We also notice that the poets and poetry-lovers are divided into segments due to several factors. Different linguistic and regional divisions and language policies adopted by our State Government have brought about this state of affairs. No single language can grow in the present circumstances uniformly throughout the country. Poets are an indigent lot: after spending much time and energy in composing their verses, by chance or persuasion if any of their collection is published, they hardly gain financially. The lack of coordination among poets has worsened the situation. As the Indian poets are not organized they are hardly able to communicate with their readers and are unable to receive the necessary feedback. Writing poetry may not be regarded as a wholly professional activity as no poet lives on the earnings from his poetry, but writing poetry is certainly an all too serious vocation of the most sensitive. The writing of poetry is not mere pastime.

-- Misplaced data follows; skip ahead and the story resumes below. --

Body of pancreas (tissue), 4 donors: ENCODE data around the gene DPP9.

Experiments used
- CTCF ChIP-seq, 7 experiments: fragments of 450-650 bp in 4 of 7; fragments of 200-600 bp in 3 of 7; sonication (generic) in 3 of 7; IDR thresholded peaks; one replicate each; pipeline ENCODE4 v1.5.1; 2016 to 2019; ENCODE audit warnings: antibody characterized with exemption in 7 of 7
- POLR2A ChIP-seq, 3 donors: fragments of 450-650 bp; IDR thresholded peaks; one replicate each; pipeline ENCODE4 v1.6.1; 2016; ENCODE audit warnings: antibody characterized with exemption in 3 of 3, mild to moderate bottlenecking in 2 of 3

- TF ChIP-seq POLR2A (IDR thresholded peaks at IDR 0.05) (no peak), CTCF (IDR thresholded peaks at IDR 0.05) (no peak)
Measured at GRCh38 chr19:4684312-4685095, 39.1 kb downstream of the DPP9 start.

The distribution of anthologies is creating great problems for the poets and publishers. The distribution systems facilitating the transport  of books and journals to readers living in different parts of the country have not developed fully. Our readers are not able to know what is being published elsewhere in the country and if they do know about a title, they find it difficult to get it unless they are favourably located. It is for this  reason that the anthologies do not reach a wide audience. Also, as poetry publications are priced low, the distributors do not find the distribution of these works profitable. Thus, only a very small number of poetry-readers are able to receive them. The rest gradually lose interest in poetry, and turn to other pastimes.